Miryem is the daughter and granddaughter of moneylenders… but her father isn’t a very good one. Free to lend and reluctant to collect, he has loaned out most of his wife’s dowry and left the family on the edge of poverty–until Miryem steps in. Hardening her heart against her fellow villagers’ pleas, she sets out to collect what is owed–and finds herself more than up to the task. When her grandfather loans her a pouch of silver pennies, she brings it back full of gold.
But having the reputation of being able to change silver to gold can be more trouble than it’s worth–especially when her fate becomes tangled with the cold creatures that haunt the wood, and whose king has learned of her reputation and wants to exploit it for reasons Miryem cannot understand.
Read my spoiler-free review below.
I had high expectations of this book because I adored Uprooted. While this novel was good, it didn’t quite live up to what I thought it would be.
One thing I absolutely loved was the interweaving of the plot lines. The book is told from several perspectives, and it was fascinating to see how all of them added a unique flavor to the story. They all had distinct voices, so it wasn’t confusing when Novik switched from one character to the next. The characters themselves were well-fleshed out; they were dynamic and each interesting in their own way. When I read books from multiple perspectives, often I will find myself frustrated as the author leaves an interesting plot line to go to another character’s not-so-interesting plot line. However, I didn’t have any problems with it in Spinning Silver; I equally enjoyed all of the perspectives.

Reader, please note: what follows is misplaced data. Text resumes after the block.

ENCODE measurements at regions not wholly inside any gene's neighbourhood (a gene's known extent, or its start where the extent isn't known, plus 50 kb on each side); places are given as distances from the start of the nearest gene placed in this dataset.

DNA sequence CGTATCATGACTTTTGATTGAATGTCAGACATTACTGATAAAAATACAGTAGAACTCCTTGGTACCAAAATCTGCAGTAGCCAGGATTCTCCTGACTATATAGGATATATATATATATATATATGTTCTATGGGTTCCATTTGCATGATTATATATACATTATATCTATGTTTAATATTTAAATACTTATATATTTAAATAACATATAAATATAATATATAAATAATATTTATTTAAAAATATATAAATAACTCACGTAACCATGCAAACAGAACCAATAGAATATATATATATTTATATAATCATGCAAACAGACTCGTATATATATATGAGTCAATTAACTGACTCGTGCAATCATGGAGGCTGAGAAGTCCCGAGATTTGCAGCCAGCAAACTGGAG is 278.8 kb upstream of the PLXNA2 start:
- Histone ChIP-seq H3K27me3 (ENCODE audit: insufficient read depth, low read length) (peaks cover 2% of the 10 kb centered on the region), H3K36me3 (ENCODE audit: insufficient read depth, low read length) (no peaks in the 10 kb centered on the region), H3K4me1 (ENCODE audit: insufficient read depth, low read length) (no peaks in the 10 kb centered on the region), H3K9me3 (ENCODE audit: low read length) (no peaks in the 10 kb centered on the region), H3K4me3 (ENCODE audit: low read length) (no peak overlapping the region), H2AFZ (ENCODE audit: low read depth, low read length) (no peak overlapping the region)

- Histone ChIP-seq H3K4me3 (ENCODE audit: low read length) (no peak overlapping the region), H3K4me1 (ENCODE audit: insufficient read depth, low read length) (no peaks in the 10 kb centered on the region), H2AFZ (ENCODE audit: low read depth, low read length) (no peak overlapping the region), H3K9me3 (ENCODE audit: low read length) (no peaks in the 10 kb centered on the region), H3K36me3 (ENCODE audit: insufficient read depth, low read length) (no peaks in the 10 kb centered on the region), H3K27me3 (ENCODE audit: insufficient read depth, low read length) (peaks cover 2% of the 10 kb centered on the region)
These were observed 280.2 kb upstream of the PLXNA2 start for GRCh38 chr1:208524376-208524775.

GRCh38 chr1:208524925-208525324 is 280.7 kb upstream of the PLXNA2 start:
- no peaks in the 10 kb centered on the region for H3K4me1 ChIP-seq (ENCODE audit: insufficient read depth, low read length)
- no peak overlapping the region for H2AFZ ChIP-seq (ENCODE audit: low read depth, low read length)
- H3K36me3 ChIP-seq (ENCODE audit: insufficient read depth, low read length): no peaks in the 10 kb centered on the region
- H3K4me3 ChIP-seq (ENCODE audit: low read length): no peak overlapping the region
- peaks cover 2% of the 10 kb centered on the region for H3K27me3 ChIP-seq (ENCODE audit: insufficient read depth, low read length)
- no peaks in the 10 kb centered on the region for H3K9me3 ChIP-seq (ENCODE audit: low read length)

The main issue I had with this book was that it was very slow in some spots. Normally, I enjoy books that are a bit slower–if they are slow for a reason, such as beautiful detailing and prose. Unfortunately, I was bored by a couple parts in this book because it truly felt like nothing was happening. This was made worse by Novik’s writing style. While she can create lovely turns of phrase, sometimes her grammar can be confusing. I found myself rereading some sentences several times because the syntax was so strange and I could not decipher what was being said. Perhaps this is my incompetence as a reader, but the only time I’ve been so thoroughly lost was when we read Dickens in school… Anyways, the novel doesn’t lack action, but there are stretches of chapters that I struggled to focus on. I will say that the ending might have made up for all of the aforementioned boredom, because it was intense. Novik really knows how to wrap up a story, which is why I gave the novel 3.75 stars instead of 3.
Overall, I’d definitely say to give this one a go, especially if you liked Uprooted. I’d also recommend it to fans of Charlie Holmberg, because I definitely got those vibes from this book as well.
Has anyone else read this? What are your thoughts?